The Comforting Words of the Long Since Dead

Meditations (Modern Library Classics)I’ve been rereading Meditations by Marcus Aurelius, the archetypical philosopher-king and Roman Caesar. Meditations is a diary-like accounting of Marcus Aurelius’ thoughts and ideas. You can almost imagine him encamped with his legions on the Danube, writing down his thoughts and examining his life. The original title is closer in meaning to “notes to himself” rather than what most modern people think of when they hear the word “meditation”. It is a highly enjoyable and thought-provoking read. The personal, thoughtful writing style gives you a real sense of the man, who lived and died more than two thousand years ago. A student of the Stoic school, Marcus Aurelius reflects on life and death and often about how to endure and accept what we cannot change. Here are a few quotations:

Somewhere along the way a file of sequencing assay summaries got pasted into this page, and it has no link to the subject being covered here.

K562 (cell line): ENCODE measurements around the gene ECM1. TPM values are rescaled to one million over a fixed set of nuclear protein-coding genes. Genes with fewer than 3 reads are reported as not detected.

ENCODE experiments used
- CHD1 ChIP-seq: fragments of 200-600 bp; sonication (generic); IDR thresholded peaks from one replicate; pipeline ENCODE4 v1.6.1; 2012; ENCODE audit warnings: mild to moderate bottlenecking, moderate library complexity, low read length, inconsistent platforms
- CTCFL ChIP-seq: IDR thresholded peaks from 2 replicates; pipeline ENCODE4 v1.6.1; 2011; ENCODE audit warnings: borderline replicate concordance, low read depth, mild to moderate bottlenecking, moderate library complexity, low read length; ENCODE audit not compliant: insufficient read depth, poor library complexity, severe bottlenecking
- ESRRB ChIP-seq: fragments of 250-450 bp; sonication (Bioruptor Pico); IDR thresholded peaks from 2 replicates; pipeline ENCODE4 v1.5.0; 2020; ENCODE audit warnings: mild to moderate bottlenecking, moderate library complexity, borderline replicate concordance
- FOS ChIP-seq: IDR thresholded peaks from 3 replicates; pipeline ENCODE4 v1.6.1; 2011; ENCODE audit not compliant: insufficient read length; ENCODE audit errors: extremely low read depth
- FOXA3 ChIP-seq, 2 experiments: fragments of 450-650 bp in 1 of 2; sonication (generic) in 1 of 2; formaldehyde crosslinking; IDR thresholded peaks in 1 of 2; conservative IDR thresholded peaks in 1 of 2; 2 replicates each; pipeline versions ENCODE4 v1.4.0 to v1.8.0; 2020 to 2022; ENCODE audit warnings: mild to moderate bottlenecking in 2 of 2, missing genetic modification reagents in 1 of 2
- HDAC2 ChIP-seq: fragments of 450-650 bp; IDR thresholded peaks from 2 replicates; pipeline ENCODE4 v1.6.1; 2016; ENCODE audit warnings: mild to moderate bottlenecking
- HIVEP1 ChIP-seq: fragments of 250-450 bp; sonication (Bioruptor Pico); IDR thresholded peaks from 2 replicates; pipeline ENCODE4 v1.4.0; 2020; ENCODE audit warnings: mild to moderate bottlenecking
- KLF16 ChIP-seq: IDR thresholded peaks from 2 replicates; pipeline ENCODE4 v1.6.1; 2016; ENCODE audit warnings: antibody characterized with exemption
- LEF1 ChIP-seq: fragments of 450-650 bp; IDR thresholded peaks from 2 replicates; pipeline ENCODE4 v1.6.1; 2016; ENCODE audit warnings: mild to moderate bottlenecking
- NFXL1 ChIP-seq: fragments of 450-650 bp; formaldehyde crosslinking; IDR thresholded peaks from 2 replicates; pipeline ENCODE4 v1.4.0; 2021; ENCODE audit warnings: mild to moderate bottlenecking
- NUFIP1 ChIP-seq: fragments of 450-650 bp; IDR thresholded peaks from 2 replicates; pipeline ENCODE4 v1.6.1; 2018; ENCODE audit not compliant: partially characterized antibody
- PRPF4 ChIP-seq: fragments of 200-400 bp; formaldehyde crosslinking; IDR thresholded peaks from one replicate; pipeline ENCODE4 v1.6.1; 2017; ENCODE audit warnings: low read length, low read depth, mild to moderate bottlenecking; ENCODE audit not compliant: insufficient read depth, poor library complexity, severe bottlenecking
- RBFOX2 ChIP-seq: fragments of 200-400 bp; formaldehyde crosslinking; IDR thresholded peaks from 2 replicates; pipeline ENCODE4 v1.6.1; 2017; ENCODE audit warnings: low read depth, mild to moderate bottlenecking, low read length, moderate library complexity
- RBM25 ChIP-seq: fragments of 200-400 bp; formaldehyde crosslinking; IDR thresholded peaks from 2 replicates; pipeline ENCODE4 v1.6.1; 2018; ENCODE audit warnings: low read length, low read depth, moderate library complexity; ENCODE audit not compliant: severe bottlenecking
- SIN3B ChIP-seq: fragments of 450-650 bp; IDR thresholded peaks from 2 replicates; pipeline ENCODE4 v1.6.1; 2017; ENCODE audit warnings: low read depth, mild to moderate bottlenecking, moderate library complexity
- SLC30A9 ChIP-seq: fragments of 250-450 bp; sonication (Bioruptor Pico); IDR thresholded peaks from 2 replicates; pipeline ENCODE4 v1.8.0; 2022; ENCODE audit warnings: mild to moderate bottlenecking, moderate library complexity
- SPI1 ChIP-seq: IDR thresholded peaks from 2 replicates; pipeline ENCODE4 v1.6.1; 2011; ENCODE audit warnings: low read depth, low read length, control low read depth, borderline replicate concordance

• Let it be your constant method to look into the design of people’s actions, and see what they would be at, as often as it is practicable; and to make this custom the more significant, practice it first upon yourself.
  • Anger cannot be dishonest.
  • Dig within. Within is the wellspring of Good; and it is always ready to bubble up, if you just dig.
  • Never let the future disturb you. You will meet it, if you have to, with the same weapons of reason which today arm you against the present.
  • We ought to do good to others as simply as a horse runs, or a bee makes honey, or a vine bears grapes season after season without thinking of the grapes it has borne.

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